"Eternal God, thank You for sending Your only begotten Son to the world to offer us a way back to You. That He suffered and died for our sins is too hard for our human intellect to fully understand and we cringe to know our own sins put Him there. But we beg You Father to accept our continuous prayer; united to the Perfect & Holy Passion of Jesus, we offer You our joys, sorrows, breaths, heartbeats and tears to strengthen the faithful, renew the lukewarm, restore the fallen away and convert the proud. Merciful Father, Whose tender Love has no bounds, grant, in Your Goodness and Mercy that we always embrace Your Perfect Will in all things with a joyful heart. Please cover us with the Precious Blood of Jesus in which we trust and rely. Send the Holy Spirit to renew our souls and our land that it may bring You honor and glory and we may, once again, be a nation under God! Bring us daily closer to the Sacred & Immaculate Hearts and increase our Faith that we may always strengthen each other, in Jesus' Name. Amen."

Let this new year renew in our souls the fervent hope that all be saved and none be lost. Let us remember always to pray and do penance for those in our families and all we hold dear that have fallen away to renew and SHARE their Faith with all who cross their path, as we should. Pray especially for those whose hearts are good but necks are stiff; those who do good for others but for whatever reason have turned away from formal practice and are too proud to search for the Truth; for those who feel they have been hurt (real or perceived) by God and have hardened their hearts towards Him ... and for those that satan has convinced that they're 'good enough' to get into heaven as they are, putting worldly things first rather than eternal things. 

Above all else: PRAY, PRAY, PRAY!!!

Ephesians 6:12: "For we wrestle not against flesh and blood; but against principalities, powers, against the rulers of the darkness of this world, against spiritual wickedness in high places."


"The date is December twenty-fifth, but to the humble man, it is Christmas; the manger is a throne; the straw is royal plumage; the stable is a castle; and the Babe is God. He found Power because he was weakness, and the Infinite, Immense and Eternal God, because He was little – for it is only by being little that we ever discover anything big. He lies upon straw on earth and yet sustains the universe and reigns in Heaven; He is born in time, and yet He existed before all time; Maker of the stars under the stars; Ruler of the earth an Outcast of earth; filling the world, lying in a manger. And yet the proud man sees only a Babe. The humble, simple souls, who are little enough to see the bigness of God in the littleness of a Babe, are therefore the only ones who will ever understand the reason of His visitation. He came to the poor earth of ours to carry on an exchange; to say to us, as only the Good God could say: You give me your humanity, and I will give you My Divinity; you give me your time, and I will give you My eternity, you give Me your weary body, and I will give you Redemption; you give Me your broken heart, and I will give you Love; you give Me your nothingness, and I will give you My All. Thus the birthday of the God-Man is the children’s day, in which age, like a crab, turns backwards, in which the wrinkles are smoothed by the touch of a recreating hand, in which the proud become children, and the big become little, and all find God."  ~~(The Eternal Galilean)

 

Tuesday, December 3, 2013

Beware of Wolves in Sheep’s Clothing

“Be Careful with the Precious Gift of Your Faith . . .  Believe in the Truth of the Gospel”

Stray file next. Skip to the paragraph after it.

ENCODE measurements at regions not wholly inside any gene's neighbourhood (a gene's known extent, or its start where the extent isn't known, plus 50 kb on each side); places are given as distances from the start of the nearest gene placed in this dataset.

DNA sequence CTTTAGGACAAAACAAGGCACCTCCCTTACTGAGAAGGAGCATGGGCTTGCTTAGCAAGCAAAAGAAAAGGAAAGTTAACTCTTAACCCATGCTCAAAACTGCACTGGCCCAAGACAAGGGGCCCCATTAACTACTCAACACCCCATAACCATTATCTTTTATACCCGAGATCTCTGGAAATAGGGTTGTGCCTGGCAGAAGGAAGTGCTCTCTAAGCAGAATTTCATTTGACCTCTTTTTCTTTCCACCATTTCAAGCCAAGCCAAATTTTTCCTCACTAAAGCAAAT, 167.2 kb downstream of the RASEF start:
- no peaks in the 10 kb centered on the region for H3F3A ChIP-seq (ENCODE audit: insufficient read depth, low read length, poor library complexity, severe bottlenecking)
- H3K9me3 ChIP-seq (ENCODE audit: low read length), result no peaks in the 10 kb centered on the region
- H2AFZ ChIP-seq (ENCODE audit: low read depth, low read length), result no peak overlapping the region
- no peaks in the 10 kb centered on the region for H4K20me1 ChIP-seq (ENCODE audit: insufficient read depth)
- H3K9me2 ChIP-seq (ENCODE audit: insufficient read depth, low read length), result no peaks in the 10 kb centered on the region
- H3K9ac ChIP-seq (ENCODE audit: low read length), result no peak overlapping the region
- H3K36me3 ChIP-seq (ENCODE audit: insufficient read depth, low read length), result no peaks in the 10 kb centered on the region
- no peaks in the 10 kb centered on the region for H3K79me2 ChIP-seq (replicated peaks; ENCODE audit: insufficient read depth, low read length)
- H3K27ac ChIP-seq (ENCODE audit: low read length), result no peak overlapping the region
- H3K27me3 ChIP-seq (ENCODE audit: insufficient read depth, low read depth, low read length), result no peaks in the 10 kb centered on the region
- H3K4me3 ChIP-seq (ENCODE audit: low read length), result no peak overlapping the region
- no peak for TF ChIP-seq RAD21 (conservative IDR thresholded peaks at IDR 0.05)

Beware of wolves in sheep’s clothing.
St. Paul takes up this theme that God the Father and our Lord Jesus Christ will encourage and strengthen our hearts to perform every good work, even if that means we have to endure the slow martyrdom of our daily lives or the quick martyrdom of death.

Christ “will deliver us from perverse and wicked people,” and why do we need to be delivered? Because as St. Paul reminds us; “not all have faith.” This may shock you or it may not, but there are some who claim to be Christian that are nothing more that wolves in sheep’s clothing. Some who claim to be Catholic and are faithless, lazy, lukewarm – good for nothing but burning to paraphrase Jesus and these people want nothing more than the demolition of the Christian community and destruction of the male sacramental priesthood of Jesus Christ.

This evil has become so widespread into today’s culture that it has even infused itself onto the Church. Even we priests, have to be on guard against our brother priests who have lost the faith and who have become so inculturated with society’s evils to the point that it is questionable if they Catholic anymore.

I remember being at a retreat for young women, and the Mother Superior of the Convent, pleading with these young ladies to be careful when they go home.

She said, “you will need to find a good, holy, prayerful priest – who has the faith – to talk too.”
She continued, “Don’t trust any priest, and any priest will not do because all priests aren’t good or holy or prayerful or even have the faith anymore – search for a good one when you get home.”

What great advice!! Advice we all need to start taking to heart!!

Times have changed and the Church has been infested by a whole host of sinful, corrupt, and evil clerics - be careful with the precious gift of your faith that God has given you – protect it, cherish it, and nourish it and don’t expose it to the evils of this world.

St. Paul instructed us that if we want to increase our faith, then we must “continue to love God and our neighbor and believe in the truth of the Gospel – then we need not fear anything – not even death because with Christ we can endure and overcome all things.” In the scriptures it says 365 times; “Do not be afraid.” Once for each day of the year – shouldn’t that give us courage to face each and every day regardless of the outcome.

With God’s grace – we can endure those people who hate us, we can endure those who want to kill us, even endure the painful search for what is real and true or endure the search for a good priest who still has the faith to leads us and can act like a fearless man of God.

Because God is the God of the living – He will watch over us, protect us, and leads us home to Himself as long as we are willing to remain faithful to Him even in the midst of persecution, suffering and even martyrdom.

We hear part of the story of seven wise, brave, young [Maccabes] brothers – who gave up their earthly lives to obtain a heavenly ones. May we too have the courage to be faithful – and in that courage – to truly live holy lives and to endure whatever God may send us for it is always for our greater good.


By: Fr. Daniel E. Doctor through Courageous Priest